Workshop Report: Economics facing the climate crisis: re-examining value diversity, wellbeing, growth, and uncertainty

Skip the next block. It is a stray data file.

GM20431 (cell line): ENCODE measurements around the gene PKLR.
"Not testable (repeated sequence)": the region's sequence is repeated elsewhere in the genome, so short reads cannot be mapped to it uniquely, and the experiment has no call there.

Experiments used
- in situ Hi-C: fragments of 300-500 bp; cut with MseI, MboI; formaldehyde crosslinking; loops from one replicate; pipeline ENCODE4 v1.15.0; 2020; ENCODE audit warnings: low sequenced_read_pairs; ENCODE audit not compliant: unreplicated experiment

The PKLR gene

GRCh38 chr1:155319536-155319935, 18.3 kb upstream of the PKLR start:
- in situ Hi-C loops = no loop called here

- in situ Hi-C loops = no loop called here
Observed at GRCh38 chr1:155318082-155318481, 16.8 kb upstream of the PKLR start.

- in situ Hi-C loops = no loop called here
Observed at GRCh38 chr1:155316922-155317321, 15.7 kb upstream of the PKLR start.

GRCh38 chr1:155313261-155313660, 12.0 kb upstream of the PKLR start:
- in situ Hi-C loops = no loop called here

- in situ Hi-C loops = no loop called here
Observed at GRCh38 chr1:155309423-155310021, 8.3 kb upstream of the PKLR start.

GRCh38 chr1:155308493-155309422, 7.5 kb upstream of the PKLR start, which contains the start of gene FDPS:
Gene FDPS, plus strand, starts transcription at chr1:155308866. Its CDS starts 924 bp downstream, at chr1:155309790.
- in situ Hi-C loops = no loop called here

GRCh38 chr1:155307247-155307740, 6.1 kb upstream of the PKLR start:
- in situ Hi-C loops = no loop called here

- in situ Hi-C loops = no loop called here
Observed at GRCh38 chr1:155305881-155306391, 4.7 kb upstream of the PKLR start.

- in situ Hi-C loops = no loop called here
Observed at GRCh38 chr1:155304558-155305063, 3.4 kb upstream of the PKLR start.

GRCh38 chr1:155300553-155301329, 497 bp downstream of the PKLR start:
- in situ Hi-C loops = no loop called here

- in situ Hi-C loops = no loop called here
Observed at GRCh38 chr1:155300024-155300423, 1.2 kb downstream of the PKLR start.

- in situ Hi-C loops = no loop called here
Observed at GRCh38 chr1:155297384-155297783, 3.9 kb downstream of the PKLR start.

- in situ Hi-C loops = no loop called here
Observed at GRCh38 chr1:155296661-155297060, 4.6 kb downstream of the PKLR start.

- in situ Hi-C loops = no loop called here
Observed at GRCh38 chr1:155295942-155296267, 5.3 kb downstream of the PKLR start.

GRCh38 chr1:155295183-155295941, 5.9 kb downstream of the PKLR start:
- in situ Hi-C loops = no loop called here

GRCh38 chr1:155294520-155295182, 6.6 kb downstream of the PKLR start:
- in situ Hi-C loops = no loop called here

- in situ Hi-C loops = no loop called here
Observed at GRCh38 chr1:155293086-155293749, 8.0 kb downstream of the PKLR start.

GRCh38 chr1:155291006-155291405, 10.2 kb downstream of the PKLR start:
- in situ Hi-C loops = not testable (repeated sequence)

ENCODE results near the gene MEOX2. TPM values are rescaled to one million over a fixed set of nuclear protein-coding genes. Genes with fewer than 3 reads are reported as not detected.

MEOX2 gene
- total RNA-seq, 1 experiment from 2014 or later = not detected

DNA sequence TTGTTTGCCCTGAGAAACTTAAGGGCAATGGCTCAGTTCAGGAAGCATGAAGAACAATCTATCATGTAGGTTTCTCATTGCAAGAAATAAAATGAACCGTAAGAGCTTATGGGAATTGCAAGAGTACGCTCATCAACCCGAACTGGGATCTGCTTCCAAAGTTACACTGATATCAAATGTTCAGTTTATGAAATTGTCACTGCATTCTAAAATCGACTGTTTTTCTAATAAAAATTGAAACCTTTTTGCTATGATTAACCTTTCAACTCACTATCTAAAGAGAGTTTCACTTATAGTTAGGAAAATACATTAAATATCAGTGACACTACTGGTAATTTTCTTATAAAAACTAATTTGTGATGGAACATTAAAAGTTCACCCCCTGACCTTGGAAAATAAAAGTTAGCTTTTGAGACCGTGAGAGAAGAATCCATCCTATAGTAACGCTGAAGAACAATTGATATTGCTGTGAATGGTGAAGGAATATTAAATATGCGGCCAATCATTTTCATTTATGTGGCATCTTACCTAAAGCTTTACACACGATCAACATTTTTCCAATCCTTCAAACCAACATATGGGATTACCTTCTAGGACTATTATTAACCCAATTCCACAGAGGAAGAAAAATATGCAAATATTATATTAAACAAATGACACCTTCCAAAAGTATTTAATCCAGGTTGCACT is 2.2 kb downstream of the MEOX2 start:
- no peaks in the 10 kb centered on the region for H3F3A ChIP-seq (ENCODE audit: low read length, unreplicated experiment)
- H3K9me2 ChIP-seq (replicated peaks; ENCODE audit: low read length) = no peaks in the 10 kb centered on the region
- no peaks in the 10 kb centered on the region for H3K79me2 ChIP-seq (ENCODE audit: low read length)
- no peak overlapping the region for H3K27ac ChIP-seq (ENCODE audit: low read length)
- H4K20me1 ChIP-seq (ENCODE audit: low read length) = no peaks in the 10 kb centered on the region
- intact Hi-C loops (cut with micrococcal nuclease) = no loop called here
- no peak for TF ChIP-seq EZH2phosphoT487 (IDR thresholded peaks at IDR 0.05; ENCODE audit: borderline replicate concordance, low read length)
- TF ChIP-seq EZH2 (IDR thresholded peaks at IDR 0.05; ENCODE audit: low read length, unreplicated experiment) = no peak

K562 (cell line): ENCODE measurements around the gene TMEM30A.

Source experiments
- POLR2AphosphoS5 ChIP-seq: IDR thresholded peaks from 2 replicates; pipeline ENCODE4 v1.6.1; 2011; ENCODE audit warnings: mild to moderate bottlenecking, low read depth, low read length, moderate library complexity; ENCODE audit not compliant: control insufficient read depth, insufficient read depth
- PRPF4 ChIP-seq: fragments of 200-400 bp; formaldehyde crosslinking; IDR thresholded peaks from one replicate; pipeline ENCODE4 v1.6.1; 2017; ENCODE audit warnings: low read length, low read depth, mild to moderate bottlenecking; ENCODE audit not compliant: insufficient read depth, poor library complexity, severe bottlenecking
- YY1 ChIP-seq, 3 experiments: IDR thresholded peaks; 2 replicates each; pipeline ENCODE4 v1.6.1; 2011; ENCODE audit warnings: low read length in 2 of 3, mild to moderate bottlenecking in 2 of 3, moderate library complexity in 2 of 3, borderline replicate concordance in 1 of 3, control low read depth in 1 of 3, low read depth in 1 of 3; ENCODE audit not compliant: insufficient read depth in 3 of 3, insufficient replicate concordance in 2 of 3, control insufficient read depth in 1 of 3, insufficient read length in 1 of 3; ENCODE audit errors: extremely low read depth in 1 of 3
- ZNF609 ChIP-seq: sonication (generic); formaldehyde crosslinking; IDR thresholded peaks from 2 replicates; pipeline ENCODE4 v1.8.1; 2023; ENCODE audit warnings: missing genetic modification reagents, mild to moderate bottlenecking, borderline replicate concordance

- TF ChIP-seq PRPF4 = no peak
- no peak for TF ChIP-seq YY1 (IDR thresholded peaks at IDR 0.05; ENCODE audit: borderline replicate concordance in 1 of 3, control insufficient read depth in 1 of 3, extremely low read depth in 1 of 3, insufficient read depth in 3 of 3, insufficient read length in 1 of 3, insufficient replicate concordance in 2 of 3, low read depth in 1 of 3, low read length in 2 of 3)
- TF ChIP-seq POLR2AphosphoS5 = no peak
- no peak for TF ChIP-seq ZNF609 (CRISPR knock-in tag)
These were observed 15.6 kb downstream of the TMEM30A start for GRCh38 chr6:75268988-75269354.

This workshop, wich took place from the 30th to the 31st of March 2022 at the MCC, aimed to explore approaches to value diversity in climate economicmodels, in the context of both the urgency of climate policy, and increasing public contestation about appropriate solutions. The IPCC’s sixth assessment report highlights the unprecedented urgency of climate policies needed to limit warming to ‘well below’ 2°C. The last few years have also seen sustained public pressure on policymakers to deliver ambitious climate policy, spurred on by protest movements such as Fridays for Future and ExtinctionRebellion. Debates about appropriately ambitious climate policies reflect diverse values, which may not be well expressed in official policy discourses or policy assessment. One key disagreement is the assumption that economic growth is necessary for ambitious climate policy, which features in most of climate economics but is controversial among some sectors of the public. The IPCC has made this issue explicit for the first time in its history in the Sixth Assessment Report, where Working Group III examines limitations of growth-based Integrated Assessment Models for wellbeing and environmental sustainability. Model-specific assumptions in climate economics concerning uncertainty and risk also reflect certain values and disciplinary assumptions, but these may not reflect societal values concerning climate risk. It is unclear whether climate economics could integrate other societal values, or how this would affect model results. The prevalence of value diversity is also a key finding of IPBES’ forthcoming Values Assessment, which finds a wider range of environmental values in society than are usually reflected in conservation policy. However, the diversity of environmental values remains a blind spot for climate economics and are yet to be considered by the IPCC. Our discussions during the workshop reemphasized that deliberation could improve the choice of normative assumptions in climate economics.

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